There is one glaring problem with the Middlesex Theory that I wish someone could explain satisfactorily. Who is the second John Winn who witnessed deeds #2 and #3? If you’re going to weave a credible story, you really need to account for all the players.

The Middlesex Theory says that Richard (grantor in deed #2) was born in 1701, and John (with wife Elizabeth, grantor in deed #3) was born in 1705. That would make Richard and John about 32 and 28, respectively, when they executed those 1733 deeds. Neither one of them was old enough in 1733 to have a son John who was able to write, much less witness a deed. There is nothing speculative about that: the second John Winn was unquestionably also of legal age.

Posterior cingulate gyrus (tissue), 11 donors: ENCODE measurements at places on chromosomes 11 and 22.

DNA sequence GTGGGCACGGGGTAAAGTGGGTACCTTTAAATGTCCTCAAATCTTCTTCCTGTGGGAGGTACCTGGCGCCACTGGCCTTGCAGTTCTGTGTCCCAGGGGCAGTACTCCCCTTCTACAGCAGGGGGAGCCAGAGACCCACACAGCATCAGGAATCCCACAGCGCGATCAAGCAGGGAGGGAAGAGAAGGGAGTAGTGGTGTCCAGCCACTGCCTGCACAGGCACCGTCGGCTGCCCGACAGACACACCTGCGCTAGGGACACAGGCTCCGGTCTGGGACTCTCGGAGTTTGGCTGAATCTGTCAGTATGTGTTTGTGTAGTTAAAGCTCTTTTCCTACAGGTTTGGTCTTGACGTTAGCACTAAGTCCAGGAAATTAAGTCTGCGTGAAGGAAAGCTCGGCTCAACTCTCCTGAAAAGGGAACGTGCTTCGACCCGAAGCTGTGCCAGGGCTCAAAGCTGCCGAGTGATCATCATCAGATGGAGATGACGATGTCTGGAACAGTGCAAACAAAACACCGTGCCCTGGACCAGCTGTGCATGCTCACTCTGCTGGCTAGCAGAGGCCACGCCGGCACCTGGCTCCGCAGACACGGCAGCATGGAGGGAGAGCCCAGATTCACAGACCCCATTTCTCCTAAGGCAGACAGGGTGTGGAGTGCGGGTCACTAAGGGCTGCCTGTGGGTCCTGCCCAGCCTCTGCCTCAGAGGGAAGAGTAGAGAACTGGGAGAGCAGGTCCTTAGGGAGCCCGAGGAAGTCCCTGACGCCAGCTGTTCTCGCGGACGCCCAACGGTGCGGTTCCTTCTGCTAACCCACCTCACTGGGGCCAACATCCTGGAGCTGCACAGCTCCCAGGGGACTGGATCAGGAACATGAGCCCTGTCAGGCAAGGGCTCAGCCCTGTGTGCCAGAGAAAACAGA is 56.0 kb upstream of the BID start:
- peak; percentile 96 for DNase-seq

The options are narrowing, aren’t they? The second John Winn was definitely not a son of either Richard and Phoebe or John and Elizabeth. The second John Winn wasn’t the father of Richard m. Phoebe and John m. Elizabeth & Mary, since the Middlesex theory identifies a Richard as the father of Richard and John father. But the second John was clearly family.

Cousin seems to be the last remaining reasonable possibility. Oh, boy … where did he come from? And where did he go? There was only one Winn family in the Christ Church Parish register and in Middlesex County. Somebody out there has to have some idea.